Bardiness

"..a bardy view!"

To Rap or not to Rap – that is the question…..

In an effort to bring Shakespeare to the masses, a Philippines drama group have spiced up the Bard with a rap musical. William (BBC News) is about a bunch of students who struggle to understand the words of England's (and the world's) most famous dramatist, but eventually discover the magic of his works.

This production by PETA (the Philippine Educational Theater Association) hopes to introduce him in a form which may be more in tune with young people, thereby raising greater awareness.

The characters in the musical learn that Shakespeare is not all that difficult to read, and through his plays find similarities in their own lives. Set in a Metro Manila school, "Students get to know Shakespeare as they discover themselves and how his characters and stories are parallel to their own life situations".

Like the producer says, there is unlikely to be a student anywhere who hasn't heard of Shakespeare, but that doesn't mean he is remotely understood by many and equally as feared.

As one of the actors remarked quoting Shylock's monologue from the Merchant of Venice: If you prick us do we not bleed, if you tickle us do we not laugh, if you poison us do we not die, and if you wrong us shall we not revenge? "That play surely appeals to all who are discriminated against" he says.

Being a bit of a bard myself (cough), I know that his plays do not require the contemporary settings they were originally designed for. They can be placed in any time, for it is the substance which matters – not the scenery.

The characters, the word-play, the politics, tragedy and humour are as relevant today as when first written over 400 years ago, and have stood the test of time as evident in our day to day usage of phrases extracted directly from his portfolios.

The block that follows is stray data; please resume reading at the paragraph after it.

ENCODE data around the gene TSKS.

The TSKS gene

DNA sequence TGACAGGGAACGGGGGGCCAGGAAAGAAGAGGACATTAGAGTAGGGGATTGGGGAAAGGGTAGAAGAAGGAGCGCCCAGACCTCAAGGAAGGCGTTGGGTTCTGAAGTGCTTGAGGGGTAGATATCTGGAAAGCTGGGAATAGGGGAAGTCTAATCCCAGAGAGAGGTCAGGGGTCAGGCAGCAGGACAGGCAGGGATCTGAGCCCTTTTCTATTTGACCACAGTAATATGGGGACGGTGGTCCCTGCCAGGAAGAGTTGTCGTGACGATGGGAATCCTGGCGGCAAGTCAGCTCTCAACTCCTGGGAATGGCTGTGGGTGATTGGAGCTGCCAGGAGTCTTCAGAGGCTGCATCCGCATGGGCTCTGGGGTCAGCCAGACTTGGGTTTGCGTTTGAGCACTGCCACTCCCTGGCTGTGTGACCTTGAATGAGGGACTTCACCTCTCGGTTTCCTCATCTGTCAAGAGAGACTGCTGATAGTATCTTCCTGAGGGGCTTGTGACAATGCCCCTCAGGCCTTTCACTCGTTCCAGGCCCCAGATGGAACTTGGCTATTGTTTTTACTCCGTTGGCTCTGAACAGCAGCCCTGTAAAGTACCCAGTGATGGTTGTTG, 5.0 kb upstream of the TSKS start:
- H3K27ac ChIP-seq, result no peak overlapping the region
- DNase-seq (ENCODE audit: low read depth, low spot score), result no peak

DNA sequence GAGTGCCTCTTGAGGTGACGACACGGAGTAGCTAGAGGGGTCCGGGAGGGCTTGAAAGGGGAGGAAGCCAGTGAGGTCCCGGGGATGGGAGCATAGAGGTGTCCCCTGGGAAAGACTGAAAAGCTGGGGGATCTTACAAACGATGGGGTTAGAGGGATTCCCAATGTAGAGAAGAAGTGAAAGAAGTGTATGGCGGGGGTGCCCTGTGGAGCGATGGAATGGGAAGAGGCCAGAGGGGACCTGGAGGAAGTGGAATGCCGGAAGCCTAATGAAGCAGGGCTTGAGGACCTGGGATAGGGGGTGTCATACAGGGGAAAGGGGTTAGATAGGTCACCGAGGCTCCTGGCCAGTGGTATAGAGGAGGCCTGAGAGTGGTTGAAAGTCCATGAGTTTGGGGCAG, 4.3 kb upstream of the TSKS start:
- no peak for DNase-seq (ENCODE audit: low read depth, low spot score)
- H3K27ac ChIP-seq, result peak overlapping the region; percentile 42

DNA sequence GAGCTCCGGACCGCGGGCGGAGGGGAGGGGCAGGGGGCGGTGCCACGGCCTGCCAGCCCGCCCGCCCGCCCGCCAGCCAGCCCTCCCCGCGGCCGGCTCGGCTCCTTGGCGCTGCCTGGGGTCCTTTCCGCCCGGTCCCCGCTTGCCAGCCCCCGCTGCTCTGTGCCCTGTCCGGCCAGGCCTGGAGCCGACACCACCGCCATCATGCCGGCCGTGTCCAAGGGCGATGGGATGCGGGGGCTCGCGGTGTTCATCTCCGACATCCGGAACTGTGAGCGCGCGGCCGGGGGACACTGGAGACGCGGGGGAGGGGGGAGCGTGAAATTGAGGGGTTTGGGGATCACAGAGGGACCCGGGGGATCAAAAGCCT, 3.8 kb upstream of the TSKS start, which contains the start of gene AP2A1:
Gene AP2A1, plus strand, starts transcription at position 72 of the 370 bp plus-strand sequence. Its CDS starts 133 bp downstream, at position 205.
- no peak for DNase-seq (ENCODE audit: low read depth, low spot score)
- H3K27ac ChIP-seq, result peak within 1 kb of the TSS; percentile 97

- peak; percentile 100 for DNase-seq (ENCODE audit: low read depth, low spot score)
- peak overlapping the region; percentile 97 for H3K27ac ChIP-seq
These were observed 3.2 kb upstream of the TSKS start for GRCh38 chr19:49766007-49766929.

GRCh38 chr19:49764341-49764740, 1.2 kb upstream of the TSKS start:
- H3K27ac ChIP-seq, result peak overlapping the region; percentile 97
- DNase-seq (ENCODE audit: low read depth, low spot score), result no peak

Yet in a world where language is becoming more and more fragmented, and where less means more, where text speak both audible and written is the norm of communication, today's youth are losing the inherent building blocks of language itself.

Purists of course will frown upon the thought of a hip-hopping Bard, but this is a musical about students studying him, and not a rap musical about one of his plays (although I'm sure such a phenomena is not as rare as it sounds).

PETA says "that for many educators, teaching Shakespeare is a curricular equivalent to serving ampalaya (bitter melon). Young Filipino's know that it is good for them, but refuse to take a bite."

I suspect the same is true for western students, except the ampalaya would be referred to as Castor Oil.

In 2012 PETA will herald in a fresh translation of King Lear (entitled Haring Lear).

"Students and non-students can now rediscover Shakespeare as he gets a fresh and modern re-cut. Enjoy timeless tales of love, betrayal, friendship and trust from the master storyteller of all time – Shakespeare!"

Go for it! But what would the Bard think?

I'm not sure if there was any reference to William Shakespeare being English in the video below, but these kids are enthusiastic, and more power to their elbow! I think old Will would be proud of these young Filipinos! It's a mix of English and Tagalog, and very entertaining -the exuberance and excitement of the players is palpable!

 

 

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September 4, 2011 - Posted by | Arts, Books, Culture, Education, Events, Music, The Philippines | , , , , , , ,

1 Comment »

  1. Glad to see old Shakespeare is still making waves after all this time. I guess it comes from speaking the truth and telling tales which never go out of fashion especially in English, that splendid thing.

    Like

    Comment by Spook | September 5, 2011 | Reply


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